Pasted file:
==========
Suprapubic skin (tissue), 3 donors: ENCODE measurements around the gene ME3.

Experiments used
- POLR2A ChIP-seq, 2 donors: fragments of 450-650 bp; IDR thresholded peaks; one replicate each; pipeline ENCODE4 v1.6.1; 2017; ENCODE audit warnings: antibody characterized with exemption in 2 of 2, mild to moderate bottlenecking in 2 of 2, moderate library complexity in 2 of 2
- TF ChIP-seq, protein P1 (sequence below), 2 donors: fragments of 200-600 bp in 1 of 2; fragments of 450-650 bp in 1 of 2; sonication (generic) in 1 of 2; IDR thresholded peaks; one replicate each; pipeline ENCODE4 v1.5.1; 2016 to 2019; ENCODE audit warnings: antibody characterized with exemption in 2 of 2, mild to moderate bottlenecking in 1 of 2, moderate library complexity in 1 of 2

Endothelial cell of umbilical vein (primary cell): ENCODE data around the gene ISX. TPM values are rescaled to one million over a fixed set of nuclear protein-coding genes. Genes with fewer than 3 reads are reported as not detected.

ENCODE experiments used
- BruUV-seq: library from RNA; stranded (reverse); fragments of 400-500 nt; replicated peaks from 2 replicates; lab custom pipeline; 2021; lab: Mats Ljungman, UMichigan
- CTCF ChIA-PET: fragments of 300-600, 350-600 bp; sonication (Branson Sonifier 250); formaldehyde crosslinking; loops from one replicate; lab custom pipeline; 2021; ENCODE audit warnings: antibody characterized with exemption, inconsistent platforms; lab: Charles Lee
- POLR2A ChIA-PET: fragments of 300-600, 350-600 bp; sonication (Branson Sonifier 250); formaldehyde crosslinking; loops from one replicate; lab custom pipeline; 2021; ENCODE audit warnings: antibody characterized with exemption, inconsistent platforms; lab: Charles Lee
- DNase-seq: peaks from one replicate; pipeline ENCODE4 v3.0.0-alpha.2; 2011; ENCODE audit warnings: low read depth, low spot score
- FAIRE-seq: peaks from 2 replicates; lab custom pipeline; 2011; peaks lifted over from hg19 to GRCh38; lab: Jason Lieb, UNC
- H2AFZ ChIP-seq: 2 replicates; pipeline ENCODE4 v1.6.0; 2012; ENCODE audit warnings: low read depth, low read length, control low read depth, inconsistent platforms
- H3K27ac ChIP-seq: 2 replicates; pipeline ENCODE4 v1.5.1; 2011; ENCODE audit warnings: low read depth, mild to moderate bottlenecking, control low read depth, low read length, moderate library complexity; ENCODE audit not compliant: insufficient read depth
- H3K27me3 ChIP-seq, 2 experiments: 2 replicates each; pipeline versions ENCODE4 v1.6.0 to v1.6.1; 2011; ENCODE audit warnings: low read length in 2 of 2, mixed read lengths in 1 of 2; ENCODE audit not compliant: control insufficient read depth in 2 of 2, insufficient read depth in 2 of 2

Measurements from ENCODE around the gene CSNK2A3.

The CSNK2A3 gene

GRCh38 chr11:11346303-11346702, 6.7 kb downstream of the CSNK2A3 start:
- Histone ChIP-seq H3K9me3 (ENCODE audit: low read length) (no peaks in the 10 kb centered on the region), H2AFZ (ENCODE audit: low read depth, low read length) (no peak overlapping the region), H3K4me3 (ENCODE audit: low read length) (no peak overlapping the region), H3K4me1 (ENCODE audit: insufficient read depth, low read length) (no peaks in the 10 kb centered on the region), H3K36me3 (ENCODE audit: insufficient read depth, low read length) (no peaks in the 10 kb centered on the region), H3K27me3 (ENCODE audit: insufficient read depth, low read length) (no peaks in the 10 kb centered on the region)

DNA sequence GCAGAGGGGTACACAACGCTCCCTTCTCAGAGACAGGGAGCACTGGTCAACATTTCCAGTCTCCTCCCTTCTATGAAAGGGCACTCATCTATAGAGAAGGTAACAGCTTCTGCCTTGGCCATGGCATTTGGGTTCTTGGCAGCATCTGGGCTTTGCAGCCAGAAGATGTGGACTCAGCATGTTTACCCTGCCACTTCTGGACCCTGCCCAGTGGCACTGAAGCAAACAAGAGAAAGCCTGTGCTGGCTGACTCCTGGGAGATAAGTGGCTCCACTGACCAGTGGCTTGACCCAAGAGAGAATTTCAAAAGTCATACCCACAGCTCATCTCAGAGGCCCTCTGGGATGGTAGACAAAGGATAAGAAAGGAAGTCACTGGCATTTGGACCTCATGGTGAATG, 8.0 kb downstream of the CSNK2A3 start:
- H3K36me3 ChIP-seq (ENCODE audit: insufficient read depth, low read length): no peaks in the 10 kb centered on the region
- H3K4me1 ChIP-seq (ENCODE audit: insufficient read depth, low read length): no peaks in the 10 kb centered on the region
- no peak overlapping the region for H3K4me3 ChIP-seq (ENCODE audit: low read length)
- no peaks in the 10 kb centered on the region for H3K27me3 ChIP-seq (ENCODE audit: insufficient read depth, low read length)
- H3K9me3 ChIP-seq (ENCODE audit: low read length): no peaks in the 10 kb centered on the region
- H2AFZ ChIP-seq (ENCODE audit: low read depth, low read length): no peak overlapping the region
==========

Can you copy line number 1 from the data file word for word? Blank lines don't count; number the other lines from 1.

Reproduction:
Suprapubic skin (tissue), 3 donors: ENCODE measurements around the gene ME3.